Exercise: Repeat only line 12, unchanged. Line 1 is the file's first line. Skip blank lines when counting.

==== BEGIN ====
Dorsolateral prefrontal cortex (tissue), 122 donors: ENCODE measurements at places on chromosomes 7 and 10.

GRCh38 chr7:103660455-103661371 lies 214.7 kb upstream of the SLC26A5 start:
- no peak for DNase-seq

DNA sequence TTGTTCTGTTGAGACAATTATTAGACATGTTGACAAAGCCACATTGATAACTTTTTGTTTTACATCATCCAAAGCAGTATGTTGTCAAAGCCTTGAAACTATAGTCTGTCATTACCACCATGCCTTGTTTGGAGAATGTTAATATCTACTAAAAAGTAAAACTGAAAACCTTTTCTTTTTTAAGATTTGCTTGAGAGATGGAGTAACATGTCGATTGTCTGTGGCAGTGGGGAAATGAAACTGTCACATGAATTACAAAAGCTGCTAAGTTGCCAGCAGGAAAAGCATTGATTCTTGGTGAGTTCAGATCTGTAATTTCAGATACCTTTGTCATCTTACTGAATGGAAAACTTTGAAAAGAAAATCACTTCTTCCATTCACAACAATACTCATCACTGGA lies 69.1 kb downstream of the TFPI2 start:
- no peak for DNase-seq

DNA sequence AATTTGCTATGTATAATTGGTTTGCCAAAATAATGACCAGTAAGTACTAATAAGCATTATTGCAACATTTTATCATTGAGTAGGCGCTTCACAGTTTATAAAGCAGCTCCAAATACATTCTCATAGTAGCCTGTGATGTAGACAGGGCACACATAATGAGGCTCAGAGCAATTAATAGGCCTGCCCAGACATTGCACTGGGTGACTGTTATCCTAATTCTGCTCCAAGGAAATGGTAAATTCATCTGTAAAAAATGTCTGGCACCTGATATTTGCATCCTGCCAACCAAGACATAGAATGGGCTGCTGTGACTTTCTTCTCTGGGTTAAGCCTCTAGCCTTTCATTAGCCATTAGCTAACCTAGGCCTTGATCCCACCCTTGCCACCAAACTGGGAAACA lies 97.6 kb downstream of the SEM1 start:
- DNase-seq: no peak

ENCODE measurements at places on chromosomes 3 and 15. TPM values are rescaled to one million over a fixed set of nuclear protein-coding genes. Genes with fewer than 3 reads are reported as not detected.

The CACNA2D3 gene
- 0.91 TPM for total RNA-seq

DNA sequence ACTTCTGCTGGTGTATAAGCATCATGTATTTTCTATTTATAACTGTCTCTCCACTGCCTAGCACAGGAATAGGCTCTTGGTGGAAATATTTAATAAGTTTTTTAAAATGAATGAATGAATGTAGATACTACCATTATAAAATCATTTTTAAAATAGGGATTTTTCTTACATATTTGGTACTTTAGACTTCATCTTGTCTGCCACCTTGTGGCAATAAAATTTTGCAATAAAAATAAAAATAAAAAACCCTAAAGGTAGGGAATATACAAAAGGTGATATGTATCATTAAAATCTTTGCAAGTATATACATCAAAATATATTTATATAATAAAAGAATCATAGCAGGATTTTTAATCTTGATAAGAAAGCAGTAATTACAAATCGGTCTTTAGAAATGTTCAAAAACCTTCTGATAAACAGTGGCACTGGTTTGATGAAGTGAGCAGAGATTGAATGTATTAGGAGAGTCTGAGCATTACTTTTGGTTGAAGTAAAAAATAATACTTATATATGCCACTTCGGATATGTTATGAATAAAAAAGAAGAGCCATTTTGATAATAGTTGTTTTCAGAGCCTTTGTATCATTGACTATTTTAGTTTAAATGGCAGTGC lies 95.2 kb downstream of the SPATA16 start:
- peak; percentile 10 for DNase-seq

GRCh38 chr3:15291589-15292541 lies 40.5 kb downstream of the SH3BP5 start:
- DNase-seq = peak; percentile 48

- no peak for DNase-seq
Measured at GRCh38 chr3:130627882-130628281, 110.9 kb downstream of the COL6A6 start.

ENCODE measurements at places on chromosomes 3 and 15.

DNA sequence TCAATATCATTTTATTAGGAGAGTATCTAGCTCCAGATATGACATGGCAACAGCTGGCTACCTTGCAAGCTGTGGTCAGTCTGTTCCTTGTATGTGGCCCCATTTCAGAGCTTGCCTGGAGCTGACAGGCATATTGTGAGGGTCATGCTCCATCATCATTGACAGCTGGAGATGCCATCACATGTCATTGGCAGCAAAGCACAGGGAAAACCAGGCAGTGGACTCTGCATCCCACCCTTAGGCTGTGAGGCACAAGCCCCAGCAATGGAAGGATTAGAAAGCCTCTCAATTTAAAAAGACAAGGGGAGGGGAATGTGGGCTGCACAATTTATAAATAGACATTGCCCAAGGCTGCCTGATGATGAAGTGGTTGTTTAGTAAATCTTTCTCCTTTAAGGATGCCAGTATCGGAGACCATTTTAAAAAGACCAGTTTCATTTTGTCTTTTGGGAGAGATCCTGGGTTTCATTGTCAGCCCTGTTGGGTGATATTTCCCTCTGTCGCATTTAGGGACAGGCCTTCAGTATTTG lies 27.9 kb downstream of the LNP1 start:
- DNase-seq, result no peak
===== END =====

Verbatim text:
- peak; percentile 10 for DNase-seq